The optical fiber 2 has a free surface at its end facing the molten metal 3, both at the end face and also on the side wall, wherein the length of the free surface of the optical fiber 2, measured from the end face in the longitudinal direction, is more than 30 times the diameter of the end face of the optical fiber 2 intended for immersion in the molten metal 3.

For measurement, the optical fiber 2 is immersed with its immersion end in the melt 3. Here, a reduced pressure is generated in the carrier tube 1 or the cladding tube 14, and a portion 15 of the melt is drawn into a bottom portion of the tube. This bottom portion of the carrier tube 1 or the cladding tube 14 forms the sample-receiving chamber. The device with the sample-receiving chamber and the sample located therein (portion 15 of molten metal 3 drawn into the sample-receiving chamber) is pulled from the molten metal 3. Outside of the molten metal 3, the temperature is significantly lower than in the molten metal 3, so that the sample is cooled and the cooling curve is recorded with reference to the radiation signal obtained by the optical fiber 2 and forwarded to the measurement device 9. Here, one takes advantage of the known effect of a black-body radiator.

Instead of or in addition to the cooling curve, the sample can be heated/melted after solidification/cooling, for example by immersion of the sample-receiving chamber of the sampling device in the melt. In this manner, the heating curve is likewise recorded and evaluated as a temperature-time diagram.

The cooling curve/heating curve gives information about the liquidus temperature and/or the solidus temperature, because at this temperature in a temperature-time diagram, a temperature plateau is registered over a short time. Likewise, phase transitions within the cooling molten metal can be identified by temperature plateaus in the temperature-time diagram. As long as the immersion end of the optical fiber 2 is itself located in the molten metal 3, its actual bath temperature can be measured.

After measuring the cooling curve, the optical fiber 2 can be immersed again in the molten metal 3. The sample thereby melts. After melting, the heating curve can be determined. Thereafter, an increased pressure is generated via the gas connection port 10 in the measurement device, especially within the carrier tube 1 or the cladding tube 14, so that the liquid molten sample is forced out of the sample-receiving chamber. The device can then be used for new sampling.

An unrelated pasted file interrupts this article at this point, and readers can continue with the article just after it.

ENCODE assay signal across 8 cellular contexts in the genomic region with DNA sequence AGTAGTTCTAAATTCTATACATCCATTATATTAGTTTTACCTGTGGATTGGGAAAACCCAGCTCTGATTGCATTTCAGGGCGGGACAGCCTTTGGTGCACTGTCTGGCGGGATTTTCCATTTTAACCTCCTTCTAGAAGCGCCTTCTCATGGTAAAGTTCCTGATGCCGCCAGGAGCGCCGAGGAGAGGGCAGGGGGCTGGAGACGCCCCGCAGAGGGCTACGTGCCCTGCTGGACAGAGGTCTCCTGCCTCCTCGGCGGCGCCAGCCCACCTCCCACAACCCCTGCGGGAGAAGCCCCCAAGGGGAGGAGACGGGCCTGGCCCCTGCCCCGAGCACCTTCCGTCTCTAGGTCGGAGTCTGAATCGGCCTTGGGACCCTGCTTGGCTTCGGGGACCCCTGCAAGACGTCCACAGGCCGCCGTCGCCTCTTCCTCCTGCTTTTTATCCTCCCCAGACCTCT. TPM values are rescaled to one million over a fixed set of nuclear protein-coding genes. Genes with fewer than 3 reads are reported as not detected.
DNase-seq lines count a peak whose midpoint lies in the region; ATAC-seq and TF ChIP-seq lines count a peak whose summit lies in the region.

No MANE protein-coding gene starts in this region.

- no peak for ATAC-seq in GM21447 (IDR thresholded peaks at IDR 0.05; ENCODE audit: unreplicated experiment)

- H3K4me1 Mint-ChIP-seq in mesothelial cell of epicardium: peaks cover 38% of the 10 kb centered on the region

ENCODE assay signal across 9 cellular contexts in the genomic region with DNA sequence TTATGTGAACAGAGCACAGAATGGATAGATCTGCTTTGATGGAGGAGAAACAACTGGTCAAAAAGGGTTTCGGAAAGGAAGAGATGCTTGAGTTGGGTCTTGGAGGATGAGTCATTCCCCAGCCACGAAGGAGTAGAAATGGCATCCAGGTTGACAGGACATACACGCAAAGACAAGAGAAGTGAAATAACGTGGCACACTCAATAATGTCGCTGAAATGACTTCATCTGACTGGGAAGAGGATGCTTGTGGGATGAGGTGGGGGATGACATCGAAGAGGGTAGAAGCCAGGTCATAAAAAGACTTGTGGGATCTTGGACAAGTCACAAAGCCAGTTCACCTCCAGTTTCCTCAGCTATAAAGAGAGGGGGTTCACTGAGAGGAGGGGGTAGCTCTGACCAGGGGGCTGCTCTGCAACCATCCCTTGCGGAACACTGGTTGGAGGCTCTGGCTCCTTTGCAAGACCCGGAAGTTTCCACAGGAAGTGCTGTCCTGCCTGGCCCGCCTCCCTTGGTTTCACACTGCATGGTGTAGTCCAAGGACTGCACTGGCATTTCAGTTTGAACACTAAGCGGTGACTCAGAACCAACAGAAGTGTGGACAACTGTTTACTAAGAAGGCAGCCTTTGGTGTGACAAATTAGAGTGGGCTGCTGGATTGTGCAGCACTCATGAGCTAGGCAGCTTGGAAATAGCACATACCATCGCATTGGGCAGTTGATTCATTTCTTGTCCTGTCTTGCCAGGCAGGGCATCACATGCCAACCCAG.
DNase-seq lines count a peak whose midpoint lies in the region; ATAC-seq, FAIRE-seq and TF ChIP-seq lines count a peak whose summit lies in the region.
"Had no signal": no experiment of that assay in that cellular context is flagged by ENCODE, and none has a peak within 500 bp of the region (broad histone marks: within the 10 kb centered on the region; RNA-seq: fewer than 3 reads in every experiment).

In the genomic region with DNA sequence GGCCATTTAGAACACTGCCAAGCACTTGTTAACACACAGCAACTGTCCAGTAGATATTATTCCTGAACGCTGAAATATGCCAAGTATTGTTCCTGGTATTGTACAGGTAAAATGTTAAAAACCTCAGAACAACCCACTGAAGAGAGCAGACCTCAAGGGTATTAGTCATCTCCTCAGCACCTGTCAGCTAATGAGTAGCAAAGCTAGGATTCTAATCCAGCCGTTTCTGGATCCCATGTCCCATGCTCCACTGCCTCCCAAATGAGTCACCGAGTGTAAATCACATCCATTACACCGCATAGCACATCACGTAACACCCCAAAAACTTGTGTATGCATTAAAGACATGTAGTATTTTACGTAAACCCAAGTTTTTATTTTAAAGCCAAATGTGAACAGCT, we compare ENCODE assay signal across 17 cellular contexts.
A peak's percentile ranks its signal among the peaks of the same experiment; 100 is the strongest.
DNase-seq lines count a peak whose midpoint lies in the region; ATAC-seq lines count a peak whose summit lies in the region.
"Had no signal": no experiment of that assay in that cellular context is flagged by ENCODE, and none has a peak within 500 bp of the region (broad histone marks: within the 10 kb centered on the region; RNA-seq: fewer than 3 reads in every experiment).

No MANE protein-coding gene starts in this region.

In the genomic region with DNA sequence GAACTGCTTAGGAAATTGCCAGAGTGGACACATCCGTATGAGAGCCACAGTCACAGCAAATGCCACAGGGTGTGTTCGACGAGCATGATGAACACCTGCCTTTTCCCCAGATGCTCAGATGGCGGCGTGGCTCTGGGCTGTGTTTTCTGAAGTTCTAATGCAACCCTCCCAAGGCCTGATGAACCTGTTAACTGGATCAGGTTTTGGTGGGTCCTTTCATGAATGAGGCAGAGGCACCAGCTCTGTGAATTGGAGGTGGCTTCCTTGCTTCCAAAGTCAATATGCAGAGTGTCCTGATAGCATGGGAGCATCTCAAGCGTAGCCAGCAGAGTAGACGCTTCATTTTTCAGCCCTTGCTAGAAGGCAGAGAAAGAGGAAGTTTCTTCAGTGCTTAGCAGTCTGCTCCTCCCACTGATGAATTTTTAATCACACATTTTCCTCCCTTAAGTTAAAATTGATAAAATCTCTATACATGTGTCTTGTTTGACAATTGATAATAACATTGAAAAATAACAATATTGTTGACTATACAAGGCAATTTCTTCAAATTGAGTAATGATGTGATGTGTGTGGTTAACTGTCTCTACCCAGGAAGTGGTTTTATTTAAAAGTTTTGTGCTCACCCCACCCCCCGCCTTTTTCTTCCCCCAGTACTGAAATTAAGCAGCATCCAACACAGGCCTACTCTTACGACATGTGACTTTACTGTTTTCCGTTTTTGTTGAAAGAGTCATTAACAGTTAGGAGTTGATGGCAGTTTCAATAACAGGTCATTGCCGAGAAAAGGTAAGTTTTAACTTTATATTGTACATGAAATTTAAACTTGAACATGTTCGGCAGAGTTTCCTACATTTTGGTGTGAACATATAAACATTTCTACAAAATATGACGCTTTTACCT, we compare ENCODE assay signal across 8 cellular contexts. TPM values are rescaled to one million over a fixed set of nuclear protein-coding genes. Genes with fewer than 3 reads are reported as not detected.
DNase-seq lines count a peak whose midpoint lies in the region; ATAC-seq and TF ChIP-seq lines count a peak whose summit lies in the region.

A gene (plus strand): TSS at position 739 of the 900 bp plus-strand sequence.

If necessary, in the embodiment according to FIG. 1, the carrier tube 1 must be replaced, and the optical fiber 2 is then guided into the new carrier tube 1. In the embodiment according to FIG. 2, the immersion end of the cladding tube 14 is cut off with the optical fiber 2 as well as melt residue possibly contained in the cladding tube 14, as soon as this immersion end has become unusable. The optical fiber 2 is then unwound together with the cladding tube 14 from the spool 13.

In addition, the optical fiber is connected to a vibrator, not shown in the drawing. The vibrator can be arranged, for example, on the carrier 1 for the fiber 2, and by the transfer of a vibration to the fiber 2 and to the sample-receiving chamber, the vibrator has the effect of preventing undercooling of the melt to be analyzed. For this reason, the rigid coupling of the vibrator on the sample-receiving chamber is useful and also sensible.

It will be appreciated by those skilled in the art that changes could be made to the embodiments described above without departing from the broad inventive concept thereof. It is understood, therefore, that this invention is not limited to the particular embodiments disclosed, but it is intended to cover modifications within the spirit and scope of the present invention as defined by the appended claims.

Referenced by
Citing PatentFiling datePublication dateApplicantTitle
US7748896 *May 15, 2007Jul 6, 2010Heraeus Electro-Nite International N.V.Method and device for measuring the temperature of a molten metal bath
US7891867Sep 30, 2009Feb 22, 2011Heraeus Electro-Nite International N.V.Temperature measuring method in molten metal bath
US8038344 *Dec 13, 2006Oct 18, 2011VDEH-Betriebsforschurgs institut GmbHConverter with a container for receiving molten metal and with a measurement device for the optical temperature determination of the molten metal and method for the temperature determination in such a converter
US8768113 *Feb 10, 2012Jul 1, 2014Heraeus Electro-Nite International N.V.Measuring device for measurement of parameters in molten masses
US20110280278 *May 13, 2011Nov 17, 2011Heraeus Electro-Nite International N.V.Sensor Arrangement for Temperature Measurement and Method for Measurement
US20120212728 *Feb 10, 2012Aug 23, 2012Heraeus Electro-Nite International N.V.Measuring device for measurement of parameters in molten masses
Classifications
U.S. Classification374/139, 374/E13.013
International ClassificationG01K1/12, G01J5/04, G01J5/08, G01K13/12
Cooperative ClassificationG01J5/0285, G01J5/041, G01J5/0205, G01J5/08, G01J5/0821, G01K13/125, G01J5/0044, G01J5/02
European ClassificationG01J5/08, G01J5/04B, G01K13/12B, G01J5/02
Legal Events
DateCodeEventDescription
Dec 1, 2011FPAYFee payment
Year of fee payment: 4
Jun 12, 2006ASAssignment
Owner name: HERAEUS ELECTRO-NITE INTERNATIONAL N.V., BELGIUM
Free format text: ASSIGNMENT OF ASSIGNORS INTEREST;ASSIGNORS:DAMS, FRANCIS;PLESSERS, JACQUES;VERSTREKEN, PAUL CLEMENT;REEL/FRAME:017761/0816
Effective date: 20051220